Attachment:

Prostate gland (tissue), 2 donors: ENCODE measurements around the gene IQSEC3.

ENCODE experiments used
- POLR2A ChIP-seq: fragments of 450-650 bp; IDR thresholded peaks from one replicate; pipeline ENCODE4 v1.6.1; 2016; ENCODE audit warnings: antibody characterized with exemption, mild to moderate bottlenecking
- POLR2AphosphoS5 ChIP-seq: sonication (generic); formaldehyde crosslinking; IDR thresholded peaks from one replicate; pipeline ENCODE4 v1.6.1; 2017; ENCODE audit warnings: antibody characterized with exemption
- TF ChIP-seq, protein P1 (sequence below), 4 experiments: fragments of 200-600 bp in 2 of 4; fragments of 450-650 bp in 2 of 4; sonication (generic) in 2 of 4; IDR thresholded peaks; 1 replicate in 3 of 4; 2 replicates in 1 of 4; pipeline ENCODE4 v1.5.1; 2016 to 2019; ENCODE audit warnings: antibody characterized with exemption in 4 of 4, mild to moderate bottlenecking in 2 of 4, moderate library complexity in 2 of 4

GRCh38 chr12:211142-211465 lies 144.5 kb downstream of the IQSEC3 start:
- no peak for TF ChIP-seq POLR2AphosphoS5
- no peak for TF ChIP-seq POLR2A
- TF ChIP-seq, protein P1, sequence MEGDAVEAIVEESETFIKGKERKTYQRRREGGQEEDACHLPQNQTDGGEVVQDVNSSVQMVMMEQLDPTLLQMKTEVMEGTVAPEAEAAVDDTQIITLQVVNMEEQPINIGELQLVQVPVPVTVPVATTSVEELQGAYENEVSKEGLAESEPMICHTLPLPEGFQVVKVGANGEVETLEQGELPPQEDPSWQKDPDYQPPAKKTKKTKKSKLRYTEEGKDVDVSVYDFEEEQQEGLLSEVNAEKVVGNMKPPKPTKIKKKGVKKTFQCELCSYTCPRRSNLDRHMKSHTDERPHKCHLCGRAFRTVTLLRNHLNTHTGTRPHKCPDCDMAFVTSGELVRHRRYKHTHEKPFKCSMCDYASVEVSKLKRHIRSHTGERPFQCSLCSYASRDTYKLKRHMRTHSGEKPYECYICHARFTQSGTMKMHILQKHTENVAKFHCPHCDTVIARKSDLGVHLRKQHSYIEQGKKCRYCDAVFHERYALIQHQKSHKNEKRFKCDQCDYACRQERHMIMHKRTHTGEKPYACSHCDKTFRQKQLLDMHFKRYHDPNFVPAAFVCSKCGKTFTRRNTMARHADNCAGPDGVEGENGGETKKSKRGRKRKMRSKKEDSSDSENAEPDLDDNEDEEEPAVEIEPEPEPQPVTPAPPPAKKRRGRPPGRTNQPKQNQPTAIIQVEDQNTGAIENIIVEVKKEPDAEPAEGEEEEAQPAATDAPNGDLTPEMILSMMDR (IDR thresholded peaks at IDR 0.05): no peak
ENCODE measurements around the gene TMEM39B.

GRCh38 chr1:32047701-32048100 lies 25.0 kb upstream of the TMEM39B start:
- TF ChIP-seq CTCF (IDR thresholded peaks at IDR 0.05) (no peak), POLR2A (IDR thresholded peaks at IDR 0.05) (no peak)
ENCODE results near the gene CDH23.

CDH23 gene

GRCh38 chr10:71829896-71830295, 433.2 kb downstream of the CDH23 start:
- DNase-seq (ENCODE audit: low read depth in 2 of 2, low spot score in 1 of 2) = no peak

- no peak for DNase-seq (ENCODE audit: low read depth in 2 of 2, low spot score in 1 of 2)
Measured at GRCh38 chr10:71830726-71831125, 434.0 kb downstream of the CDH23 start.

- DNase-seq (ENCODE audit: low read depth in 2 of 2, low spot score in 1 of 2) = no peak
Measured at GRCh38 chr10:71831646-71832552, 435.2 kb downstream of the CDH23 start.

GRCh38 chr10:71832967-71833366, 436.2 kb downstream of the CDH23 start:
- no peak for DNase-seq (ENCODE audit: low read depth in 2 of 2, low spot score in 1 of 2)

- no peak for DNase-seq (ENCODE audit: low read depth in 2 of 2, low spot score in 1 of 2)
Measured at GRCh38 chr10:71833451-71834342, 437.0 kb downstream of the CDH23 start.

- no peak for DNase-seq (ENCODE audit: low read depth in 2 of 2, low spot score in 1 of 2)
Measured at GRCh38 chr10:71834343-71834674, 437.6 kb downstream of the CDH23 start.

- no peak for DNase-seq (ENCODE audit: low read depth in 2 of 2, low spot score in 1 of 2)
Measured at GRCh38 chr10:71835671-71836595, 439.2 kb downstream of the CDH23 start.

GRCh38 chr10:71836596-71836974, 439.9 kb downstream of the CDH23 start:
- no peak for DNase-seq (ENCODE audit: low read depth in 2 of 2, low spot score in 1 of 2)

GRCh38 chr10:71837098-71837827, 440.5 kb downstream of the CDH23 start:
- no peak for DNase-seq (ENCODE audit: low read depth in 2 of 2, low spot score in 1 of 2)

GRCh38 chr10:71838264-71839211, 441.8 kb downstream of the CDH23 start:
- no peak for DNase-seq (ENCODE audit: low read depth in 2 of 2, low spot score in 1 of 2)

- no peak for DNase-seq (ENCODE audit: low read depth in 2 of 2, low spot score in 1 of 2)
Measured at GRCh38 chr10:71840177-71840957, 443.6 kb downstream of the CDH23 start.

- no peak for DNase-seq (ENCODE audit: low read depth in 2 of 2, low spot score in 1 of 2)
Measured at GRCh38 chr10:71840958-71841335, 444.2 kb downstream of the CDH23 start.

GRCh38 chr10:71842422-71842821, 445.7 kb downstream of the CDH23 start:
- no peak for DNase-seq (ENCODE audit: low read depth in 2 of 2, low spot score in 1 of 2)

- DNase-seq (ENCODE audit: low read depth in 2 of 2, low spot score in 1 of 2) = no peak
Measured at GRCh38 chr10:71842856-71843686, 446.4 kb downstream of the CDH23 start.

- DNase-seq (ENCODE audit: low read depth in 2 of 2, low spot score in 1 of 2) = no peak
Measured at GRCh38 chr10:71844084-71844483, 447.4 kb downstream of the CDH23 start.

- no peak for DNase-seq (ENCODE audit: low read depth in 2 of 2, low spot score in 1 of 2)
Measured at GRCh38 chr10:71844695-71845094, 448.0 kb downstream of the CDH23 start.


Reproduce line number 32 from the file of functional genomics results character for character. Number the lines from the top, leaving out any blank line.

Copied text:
- no peak for DNase-seq (ENCODE audit: low read depth in 2 of 2, low spot score in 1 of 2)